2) Which genes?

(1) Genes related to hereditary RCC syndromes : VHL, MET, FLCN, TSC1, TSC2, FH, BAP1, SDHA, SDHB, SDHC, SDHD
(2) Cowden syndrome, MITF cancer syndrome, CHECK2-associated syndrome, and hyperparathyroid jaw tumor syndrome-related genes [57]: PTEN, MITF, CHECK2, CDC7
Von Hippel-Lindau, hereditary papillary renal carcinoma, BHDS, tuberous sclerosis complex, HLRCC, BAP1 tumor predisposition syndrome, hereditary paraganglioma/pheochromocytoma syndrome.

3) How?

In patients with RCC who are at risk of germline mutations, NGS‐based gene panel testing should be recommended for a germline genetic test using genomic DNA obtained from body fluids, such as blood or saliva.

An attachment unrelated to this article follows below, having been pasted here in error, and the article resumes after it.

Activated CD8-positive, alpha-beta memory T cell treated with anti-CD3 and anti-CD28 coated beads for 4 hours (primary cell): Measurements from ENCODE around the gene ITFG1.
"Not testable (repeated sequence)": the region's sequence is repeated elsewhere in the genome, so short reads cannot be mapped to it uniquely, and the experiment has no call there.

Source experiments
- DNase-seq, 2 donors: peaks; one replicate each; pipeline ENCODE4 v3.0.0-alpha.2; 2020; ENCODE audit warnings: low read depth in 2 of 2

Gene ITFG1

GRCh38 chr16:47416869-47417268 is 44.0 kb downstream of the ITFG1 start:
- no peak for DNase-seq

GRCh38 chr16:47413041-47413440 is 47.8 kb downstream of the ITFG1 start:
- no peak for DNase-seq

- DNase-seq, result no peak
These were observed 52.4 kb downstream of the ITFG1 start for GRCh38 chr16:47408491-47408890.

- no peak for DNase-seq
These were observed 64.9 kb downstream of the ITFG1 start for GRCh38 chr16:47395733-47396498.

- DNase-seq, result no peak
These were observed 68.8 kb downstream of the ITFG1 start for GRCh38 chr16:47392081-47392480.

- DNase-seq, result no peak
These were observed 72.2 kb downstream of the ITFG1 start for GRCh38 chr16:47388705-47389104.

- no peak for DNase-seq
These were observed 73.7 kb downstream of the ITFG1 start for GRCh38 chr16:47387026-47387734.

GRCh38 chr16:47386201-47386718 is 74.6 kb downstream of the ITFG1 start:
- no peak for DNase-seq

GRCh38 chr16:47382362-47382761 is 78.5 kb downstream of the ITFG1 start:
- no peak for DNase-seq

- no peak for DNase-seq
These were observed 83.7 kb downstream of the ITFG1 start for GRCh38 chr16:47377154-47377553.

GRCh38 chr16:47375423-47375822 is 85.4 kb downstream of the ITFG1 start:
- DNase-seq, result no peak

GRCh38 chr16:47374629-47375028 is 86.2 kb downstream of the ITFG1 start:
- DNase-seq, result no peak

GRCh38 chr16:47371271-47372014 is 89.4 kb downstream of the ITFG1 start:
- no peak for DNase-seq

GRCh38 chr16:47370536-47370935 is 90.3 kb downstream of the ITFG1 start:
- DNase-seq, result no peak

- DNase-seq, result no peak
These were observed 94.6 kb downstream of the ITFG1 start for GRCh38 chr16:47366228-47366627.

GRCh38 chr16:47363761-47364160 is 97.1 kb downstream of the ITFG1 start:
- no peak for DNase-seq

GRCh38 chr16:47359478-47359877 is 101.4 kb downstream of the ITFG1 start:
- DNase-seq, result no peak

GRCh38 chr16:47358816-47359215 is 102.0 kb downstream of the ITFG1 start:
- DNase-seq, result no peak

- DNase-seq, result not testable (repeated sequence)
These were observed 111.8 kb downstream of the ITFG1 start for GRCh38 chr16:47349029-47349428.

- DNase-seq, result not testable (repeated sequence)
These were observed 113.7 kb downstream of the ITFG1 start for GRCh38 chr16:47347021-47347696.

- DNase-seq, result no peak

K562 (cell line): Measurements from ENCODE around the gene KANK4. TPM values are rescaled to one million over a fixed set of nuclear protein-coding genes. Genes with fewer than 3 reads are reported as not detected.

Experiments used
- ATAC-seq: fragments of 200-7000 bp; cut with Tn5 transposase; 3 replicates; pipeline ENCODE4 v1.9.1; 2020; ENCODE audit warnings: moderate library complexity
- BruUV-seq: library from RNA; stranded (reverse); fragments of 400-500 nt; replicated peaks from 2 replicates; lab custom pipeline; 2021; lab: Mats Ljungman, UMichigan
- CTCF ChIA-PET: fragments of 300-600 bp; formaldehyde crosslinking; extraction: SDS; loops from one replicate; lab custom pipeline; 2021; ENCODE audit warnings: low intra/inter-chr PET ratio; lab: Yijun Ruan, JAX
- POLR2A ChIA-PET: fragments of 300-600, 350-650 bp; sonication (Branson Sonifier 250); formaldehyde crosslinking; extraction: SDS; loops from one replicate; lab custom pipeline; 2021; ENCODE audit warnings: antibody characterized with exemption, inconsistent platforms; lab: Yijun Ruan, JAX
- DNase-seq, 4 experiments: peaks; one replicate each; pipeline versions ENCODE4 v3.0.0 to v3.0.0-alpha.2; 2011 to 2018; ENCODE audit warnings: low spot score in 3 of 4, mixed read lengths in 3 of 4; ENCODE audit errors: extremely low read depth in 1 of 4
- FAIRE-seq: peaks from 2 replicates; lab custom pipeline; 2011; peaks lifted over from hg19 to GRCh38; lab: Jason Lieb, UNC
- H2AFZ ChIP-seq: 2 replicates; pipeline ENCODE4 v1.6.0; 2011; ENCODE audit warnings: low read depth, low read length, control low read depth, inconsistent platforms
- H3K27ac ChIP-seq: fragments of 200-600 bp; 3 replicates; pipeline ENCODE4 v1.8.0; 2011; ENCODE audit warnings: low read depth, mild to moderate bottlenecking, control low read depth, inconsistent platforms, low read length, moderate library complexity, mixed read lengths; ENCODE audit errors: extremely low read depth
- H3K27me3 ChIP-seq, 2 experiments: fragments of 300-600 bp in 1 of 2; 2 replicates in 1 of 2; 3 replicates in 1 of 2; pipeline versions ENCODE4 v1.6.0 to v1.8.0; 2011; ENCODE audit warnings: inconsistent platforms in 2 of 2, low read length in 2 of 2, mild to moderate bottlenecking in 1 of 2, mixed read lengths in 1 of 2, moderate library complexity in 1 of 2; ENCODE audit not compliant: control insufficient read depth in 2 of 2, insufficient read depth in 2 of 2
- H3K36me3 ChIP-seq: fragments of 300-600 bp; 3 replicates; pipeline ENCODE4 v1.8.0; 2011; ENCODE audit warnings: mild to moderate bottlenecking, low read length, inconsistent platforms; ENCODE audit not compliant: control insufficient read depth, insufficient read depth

2. Somatic Mutation Testing for Renal Cell Carcinoma (Table 6)

1) Who?

Many of the characteristics of somatic mutations in RCC have been revealed through the TCGA (The Cancer Genome Atlas) project [58], and key mutation profiles are different according to the histologic subtypes of RCC.

(1) Clear cell type